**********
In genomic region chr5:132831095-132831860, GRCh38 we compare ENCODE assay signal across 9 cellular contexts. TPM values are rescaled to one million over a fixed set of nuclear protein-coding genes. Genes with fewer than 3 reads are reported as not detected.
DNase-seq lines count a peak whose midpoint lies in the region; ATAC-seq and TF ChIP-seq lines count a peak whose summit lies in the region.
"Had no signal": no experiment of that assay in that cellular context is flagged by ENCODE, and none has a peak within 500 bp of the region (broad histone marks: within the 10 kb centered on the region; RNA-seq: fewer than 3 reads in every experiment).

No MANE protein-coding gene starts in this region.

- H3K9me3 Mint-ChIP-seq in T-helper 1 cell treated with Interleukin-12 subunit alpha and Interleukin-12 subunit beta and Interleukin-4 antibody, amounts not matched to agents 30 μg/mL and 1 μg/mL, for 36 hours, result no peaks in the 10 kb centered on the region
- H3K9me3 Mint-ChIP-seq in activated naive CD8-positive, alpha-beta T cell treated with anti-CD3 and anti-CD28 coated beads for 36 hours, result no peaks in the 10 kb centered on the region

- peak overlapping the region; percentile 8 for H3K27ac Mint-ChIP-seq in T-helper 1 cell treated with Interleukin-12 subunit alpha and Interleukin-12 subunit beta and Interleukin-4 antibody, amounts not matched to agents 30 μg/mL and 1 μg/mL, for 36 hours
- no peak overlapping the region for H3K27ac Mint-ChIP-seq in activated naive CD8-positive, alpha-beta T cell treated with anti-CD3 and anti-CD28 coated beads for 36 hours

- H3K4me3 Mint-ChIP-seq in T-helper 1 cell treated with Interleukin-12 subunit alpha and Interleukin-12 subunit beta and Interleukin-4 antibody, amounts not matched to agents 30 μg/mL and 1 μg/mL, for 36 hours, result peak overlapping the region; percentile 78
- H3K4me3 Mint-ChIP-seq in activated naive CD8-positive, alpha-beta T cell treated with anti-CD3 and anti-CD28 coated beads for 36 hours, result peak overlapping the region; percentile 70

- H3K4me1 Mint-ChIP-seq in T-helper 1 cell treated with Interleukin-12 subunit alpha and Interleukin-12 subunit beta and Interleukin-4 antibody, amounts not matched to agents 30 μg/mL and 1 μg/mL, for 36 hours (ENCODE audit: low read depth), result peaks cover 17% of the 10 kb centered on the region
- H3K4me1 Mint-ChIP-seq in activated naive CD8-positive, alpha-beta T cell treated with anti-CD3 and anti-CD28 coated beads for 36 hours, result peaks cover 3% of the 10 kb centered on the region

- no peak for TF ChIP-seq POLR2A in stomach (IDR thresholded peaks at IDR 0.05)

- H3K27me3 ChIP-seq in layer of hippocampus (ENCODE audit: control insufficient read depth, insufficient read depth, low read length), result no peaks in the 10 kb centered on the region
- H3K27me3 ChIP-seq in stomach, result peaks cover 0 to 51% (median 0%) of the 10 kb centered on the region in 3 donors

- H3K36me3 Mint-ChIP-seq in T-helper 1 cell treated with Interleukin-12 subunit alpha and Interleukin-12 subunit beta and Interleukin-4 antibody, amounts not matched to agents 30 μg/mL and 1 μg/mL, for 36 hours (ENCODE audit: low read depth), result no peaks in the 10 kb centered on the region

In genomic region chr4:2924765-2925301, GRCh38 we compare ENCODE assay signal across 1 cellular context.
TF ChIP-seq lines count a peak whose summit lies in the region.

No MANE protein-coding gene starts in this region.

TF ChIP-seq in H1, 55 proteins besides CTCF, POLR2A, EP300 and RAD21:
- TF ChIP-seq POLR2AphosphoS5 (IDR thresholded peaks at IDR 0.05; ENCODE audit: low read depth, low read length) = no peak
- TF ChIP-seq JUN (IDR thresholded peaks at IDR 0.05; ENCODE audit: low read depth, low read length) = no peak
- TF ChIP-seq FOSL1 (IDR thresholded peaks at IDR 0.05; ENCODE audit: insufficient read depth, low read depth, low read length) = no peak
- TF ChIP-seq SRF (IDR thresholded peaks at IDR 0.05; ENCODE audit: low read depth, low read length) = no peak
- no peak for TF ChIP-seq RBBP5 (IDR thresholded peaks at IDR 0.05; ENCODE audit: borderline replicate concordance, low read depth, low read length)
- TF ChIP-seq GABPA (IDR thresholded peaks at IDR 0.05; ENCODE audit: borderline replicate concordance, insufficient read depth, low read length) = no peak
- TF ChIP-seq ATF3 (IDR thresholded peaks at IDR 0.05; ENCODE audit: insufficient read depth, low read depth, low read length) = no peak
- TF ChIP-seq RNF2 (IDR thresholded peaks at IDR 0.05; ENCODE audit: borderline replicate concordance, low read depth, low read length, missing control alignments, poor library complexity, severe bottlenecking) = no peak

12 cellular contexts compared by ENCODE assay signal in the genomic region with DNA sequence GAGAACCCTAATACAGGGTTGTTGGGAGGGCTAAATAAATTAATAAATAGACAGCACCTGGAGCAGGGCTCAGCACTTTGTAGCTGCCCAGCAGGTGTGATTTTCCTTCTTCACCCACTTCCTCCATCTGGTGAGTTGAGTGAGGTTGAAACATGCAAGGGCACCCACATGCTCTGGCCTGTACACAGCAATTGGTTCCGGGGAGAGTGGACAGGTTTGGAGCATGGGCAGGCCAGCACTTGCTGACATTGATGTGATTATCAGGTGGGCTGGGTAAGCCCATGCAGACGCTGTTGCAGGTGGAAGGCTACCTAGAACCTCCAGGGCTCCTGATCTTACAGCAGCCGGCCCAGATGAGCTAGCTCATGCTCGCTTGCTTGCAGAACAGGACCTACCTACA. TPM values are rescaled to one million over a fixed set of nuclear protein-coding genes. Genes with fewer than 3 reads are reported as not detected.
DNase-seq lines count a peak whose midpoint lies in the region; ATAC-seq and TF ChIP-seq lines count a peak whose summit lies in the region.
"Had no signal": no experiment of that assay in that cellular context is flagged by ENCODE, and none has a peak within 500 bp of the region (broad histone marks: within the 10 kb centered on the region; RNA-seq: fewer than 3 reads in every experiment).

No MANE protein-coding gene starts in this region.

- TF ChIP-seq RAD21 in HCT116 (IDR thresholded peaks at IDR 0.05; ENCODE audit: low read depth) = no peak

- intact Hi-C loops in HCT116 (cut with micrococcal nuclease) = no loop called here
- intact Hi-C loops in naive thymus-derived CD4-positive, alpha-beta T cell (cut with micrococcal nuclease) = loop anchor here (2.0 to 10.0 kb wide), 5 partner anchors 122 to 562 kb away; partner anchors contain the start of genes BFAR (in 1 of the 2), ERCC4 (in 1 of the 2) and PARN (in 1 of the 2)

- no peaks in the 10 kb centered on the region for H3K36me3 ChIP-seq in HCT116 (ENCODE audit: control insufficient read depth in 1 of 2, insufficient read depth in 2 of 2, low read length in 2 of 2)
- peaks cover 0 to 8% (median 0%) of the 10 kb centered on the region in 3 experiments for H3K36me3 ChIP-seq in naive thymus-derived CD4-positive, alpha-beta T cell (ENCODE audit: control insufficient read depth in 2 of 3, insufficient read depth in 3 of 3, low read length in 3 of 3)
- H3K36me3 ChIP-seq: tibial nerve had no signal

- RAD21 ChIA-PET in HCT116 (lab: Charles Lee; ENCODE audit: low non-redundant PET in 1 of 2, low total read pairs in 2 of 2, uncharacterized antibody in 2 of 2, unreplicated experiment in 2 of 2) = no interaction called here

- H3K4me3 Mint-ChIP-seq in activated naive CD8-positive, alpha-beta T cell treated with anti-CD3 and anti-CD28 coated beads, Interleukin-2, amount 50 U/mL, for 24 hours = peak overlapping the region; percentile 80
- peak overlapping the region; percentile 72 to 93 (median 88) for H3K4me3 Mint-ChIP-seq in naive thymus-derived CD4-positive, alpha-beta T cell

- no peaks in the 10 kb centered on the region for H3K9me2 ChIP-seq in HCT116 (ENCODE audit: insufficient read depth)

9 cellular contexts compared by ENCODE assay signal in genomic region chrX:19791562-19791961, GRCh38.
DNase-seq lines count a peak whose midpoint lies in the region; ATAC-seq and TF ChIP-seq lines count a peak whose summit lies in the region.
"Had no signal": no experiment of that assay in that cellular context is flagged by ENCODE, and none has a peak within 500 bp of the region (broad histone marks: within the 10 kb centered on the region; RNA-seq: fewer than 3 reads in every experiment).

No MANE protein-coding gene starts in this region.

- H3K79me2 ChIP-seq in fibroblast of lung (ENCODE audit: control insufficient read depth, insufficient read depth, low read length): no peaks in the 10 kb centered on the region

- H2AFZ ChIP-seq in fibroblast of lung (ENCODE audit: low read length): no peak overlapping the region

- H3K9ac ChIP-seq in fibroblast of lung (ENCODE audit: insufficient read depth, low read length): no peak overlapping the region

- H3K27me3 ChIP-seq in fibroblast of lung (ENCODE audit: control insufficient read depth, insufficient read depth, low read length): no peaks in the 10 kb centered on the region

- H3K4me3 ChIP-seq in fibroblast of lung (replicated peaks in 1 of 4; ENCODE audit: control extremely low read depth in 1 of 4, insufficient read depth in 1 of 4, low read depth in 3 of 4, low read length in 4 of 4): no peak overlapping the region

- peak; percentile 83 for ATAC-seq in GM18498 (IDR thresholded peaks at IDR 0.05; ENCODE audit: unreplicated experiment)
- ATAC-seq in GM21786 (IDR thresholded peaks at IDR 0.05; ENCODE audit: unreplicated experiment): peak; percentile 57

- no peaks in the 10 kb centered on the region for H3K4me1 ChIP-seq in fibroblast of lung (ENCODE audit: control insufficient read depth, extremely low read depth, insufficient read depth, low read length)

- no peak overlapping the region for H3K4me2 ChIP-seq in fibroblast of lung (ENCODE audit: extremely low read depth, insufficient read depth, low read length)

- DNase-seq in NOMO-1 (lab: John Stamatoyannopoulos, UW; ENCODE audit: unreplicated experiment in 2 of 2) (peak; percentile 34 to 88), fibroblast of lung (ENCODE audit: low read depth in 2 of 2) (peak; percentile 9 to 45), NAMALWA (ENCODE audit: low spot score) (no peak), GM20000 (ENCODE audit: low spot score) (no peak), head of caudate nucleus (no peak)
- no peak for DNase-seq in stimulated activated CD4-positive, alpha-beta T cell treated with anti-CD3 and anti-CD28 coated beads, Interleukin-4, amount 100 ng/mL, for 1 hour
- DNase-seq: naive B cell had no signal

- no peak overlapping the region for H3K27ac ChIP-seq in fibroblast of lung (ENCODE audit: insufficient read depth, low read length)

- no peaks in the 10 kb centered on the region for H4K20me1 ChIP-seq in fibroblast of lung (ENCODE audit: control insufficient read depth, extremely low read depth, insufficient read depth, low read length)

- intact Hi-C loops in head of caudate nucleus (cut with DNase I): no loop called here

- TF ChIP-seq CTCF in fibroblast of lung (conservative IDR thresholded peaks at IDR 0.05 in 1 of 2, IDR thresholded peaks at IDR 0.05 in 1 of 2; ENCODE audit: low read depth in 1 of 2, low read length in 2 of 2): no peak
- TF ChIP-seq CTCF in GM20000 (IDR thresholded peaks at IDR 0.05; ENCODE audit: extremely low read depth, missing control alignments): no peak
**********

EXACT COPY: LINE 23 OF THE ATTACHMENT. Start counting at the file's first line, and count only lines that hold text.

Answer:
- TF ChIP-seq FOSL1 (IDR thresholded peaks at IDR 0.05; ENCODE audit: insufficient read depth, low read depth, low read length) = no peak